Maryland's 24 public school systems have been recognized once again by Education Week as the best in the nation. Maryland's boards of education, superintendents, teachers and students are clearly doing outstanding work from pre-kindergarten through high school graduation. Maryland students are being prepared to enter school ready to learn, given rigorous classroom instruction so that they are reading at grade level, achieving the high standards and goals set by the No Child Left Behind Act for proficiency for all students in reading, math and science, and entering the workforce and higher education ready for the challenges of the 21st century.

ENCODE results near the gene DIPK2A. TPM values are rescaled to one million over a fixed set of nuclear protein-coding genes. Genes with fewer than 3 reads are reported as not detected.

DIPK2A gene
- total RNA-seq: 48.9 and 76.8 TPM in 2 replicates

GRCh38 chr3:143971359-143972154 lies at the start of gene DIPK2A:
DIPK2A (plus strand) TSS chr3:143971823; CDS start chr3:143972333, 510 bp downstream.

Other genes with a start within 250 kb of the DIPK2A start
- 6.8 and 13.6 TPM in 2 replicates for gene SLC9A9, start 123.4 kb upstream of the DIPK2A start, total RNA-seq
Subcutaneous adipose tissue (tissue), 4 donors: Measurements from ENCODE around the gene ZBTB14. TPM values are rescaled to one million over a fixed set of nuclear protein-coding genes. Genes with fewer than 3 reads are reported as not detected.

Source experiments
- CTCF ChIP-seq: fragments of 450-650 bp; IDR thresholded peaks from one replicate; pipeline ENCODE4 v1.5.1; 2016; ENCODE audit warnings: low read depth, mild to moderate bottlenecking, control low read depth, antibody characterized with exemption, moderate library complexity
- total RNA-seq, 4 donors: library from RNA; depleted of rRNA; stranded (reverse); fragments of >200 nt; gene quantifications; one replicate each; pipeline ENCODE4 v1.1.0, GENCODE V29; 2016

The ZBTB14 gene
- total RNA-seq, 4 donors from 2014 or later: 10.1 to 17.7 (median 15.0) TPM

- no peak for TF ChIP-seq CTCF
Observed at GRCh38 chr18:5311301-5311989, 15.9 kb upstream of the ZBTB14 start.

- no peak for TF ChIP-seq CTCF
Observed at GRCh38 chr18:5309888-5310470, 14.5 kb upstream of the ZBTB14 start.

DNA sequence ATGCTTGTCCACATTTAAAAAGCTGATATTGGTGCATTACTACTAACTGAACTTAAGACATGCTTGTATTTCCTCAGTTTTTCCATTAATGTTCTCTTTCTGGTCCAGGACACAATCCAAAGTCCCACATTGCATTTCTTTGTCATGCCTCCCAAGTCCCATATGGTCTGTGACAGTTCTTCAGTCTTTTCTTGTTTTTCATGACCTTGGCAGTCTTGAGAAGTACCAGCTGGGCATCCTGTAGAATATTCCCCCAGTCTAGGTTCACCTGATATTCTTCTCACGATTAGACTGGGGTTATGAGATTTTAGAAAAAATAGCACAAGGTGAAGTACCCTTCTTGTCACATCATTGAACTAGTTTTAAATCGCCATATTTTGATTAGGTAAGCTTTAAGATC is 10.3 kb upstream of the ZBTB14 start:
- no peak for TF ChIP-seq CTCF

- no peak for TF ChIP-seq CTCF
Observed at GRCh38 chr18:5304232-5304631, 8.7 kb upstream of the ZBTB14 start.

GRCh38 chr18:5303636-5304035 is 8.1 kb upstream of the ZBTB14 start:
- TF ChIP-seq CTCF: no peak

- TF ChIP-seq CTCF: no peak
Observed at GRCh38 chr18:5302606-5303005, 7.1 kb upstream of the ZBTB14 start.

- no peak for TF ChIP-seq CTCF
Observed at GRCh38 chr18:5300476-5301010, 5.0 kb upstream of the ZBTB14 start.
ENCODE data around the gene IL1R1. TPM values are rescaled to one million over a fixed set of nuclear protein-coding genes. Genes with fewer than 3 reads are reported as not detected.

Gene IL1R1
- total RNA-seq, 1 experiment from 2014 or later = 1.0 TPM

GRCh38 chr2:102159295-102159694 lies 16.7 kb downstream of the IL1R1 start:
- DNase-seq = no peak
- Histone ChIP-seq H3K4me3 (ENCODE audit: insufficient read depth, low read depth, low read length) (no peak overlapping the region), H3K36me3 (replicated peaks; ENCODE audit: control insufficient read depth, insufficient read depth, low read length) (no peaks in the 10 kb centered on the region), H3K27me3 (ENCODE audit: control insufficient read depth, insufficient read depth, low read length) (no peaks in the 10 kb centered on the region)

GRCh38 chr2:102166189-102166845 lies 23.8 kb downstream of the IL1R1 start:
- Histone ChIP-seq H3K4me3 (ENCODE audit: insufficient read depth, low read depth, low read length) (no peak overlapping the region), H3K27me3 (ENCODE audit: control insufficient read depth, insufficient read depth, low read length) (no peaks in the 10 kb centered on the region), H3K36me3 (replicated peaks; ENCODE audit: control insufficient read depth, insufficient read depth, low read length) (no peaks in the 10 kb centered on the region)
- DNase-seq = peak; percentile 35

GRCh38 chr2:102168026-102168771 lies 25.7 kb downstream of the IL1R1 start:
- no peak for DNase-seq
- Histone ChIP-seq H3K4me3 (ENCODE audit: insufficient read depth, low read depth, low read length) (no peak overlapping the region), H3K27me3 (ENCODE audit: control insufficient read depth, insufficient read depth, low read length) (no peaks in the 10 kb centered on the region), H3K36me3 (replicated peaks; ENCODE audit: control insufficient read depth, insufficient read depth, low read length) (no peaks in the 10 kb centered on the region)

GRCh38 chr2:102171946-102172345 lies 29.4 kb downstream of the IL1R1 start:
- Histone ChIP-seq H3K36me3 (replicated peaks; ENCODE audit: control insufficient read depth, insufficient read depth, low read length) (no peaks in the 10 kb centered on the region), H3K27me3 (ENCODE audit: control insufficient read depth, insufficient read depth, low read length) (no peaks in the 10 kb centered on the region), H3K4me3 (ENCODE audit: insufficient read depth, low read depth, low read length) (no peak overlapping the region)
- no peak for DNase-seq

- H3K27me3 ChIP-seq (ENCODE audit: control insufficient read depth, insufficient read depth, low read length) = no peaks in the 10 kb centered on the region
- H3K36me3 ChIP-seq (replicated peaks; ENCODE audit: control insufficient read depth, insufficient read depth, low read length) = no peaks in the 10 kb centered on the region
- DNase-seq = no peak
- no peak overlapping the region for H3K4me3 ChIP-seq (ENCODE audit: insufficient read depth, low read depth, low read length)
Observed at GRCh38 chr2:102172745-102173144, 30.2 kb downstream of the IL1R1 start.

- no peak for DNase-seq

This is no accident. Maryland's success was paid for with state and local tax dollars generously provided to ramp up the per pupil increases in funding needed to build an adequate and equitable statewide public school system. The three consecutive years of being ranked No. 1 in the nation is proof that the Thornton Bridge to Excellence Act, passed in 2002, and the commitments of governors and legislators since then to budget the annual increases to achieve full funding by 2008, is money well spent.
Now is not the time for Maryland to make radical cuts in public school funding ("We're No. 1 — again," Jan. 12). Now is not the time to allow all counties to drop below current funding levels without at least requesting and receiving a waiver from the State Board of Education. Now is not the time to shift teacher retirement costs to local school boards — if any shift is made it must be to county governments, which have the taxing authority to respond to such a huge new funding mandate.